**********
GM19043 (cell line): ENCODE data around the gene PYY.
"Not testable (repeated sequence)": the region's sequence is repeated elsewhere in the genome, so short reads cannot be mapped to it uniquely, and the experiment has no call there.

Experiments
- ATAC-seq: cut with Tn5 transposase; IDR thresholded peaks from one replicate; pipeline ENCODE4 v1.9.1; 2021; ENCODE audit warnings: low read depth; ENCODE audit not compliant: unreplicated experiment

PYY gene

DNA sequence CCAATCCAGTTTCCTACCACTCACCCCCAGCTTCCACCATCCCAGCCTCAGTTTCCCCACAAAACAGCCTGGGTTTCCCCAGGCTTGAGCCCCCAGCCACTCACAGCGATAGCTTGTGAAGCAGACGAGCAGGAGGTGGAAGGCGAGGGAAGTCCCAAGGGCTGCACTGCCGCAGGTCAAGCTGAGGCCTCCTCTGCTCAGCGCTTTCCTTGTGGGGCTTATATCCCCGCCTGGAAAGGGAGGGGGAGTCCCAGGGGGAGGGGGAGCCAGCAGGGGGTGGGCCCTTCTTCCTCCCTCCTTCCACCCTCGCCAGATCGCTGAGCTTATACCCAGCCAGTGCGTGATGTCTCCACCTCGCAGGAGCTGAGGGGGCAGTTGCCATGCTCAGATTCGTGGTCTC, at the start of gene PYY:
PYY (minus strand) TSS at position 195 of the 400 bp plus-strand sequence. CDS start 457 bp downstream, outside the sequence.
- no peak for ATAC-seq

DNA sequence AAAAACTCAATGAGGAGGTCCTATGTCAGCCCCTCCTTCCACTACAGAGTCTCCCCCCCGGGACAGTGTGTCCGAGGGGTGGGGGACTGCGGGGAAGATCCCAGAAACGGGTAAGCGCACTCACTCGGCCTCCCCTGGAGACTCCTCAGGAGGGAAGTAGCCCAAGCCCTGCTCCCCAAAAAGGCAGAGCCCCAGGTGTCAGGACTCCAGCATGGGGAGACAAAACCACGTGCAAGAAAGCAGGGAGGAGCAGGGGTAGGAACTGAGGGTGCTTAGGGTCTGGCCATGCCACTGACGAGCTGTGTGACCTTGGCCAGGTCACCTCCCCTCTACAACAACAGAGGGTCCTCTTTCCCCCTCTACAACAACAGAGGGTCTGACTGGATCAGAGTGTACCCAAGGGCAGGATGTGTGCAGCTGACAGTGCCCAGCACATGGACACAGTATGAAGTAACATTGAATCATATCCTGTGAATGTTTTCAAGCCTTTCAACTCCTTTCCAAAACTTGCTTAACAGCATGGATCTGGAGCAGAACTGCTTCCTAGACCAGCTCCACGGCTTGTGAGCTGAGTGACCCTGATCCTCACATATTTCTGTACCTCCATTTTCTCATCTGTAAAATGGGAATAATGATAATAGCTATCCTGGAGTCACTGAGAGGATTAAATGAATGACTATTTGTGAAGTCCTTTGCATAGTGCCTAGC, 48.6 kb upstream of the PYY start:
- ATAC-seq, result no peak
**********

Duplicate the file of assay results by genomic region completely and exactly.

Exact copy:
GM19043 (cell line): ENCODE data around the gene PYY.
"Not testable (repeated sequence)": the region's sequence is repeated elsewhere in the genome, so short reads cannot be mapped to it uniquely, and the experiment has no call there.

Experiments
- ATAC-seq: cut with Tn5 transposase; IDR thresholded peaks from one replicate; pipeline ENCODE4 v1.9.1; 2021; ENCODE audit warnings: low read depth; ENCODE audit not compliant: unreplicated experiment

PYY gene

DNA sequence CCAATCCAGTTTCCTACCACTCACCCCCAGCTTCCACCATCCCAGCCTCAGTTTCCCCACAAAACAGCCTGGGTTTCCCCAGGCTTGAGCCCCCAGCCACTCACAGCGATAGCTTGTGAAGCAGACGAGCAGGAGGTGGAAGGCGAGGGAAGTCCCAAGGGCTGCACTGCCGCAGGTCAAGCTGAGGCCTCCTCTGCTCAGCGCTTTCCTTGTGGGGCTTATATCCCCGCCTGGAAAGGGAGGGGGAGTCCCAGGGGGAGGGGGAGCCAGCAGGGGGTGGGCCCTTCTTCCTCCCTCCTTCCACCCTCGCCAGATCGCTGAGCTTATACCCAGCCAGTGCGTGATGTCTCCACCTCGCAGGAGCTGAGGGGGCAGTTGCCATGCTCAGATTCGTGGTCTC, at the start of gene PYY:
PYY (minus strand) TSS at position 195 of the 400 bp plus-strand sequence. CDS start 457 bp downstream, outside the sequence.
- no peak for ATAC-seq

DNA sequence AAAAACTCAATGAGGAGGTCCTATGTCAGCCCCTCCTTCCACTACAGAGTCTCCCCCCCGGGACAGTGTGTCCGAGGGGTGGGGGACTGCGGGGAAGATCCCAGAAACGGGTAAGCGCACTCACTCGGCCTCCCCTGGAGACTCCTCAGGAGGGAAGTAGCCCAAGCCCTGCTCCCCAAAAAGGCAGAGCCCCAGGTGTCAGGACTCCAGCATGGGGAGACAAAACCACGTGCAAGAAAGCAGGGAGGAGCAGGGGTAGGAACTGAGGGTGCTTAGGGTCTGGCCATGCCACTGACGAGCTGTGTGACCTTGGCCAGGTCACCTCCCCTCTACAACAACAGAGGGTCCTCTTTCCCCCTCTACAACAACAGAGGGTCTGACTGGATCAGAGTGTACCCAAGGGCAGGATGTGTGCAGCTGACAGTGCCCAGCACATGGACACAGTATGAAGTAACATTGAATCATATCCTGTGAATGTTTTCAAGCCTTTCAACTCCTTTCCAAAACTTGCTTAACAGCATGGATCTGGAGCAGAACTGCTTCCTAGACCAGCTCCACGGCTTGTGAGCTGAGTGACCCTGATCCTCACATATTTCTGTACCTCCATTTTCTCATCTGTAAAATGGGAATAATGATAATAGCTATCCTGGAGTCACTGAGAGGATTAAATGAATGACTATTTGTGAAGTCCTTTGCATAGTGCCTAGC, 48.6 kb upstream of the PYY start:
- ATAC-seq, result no peak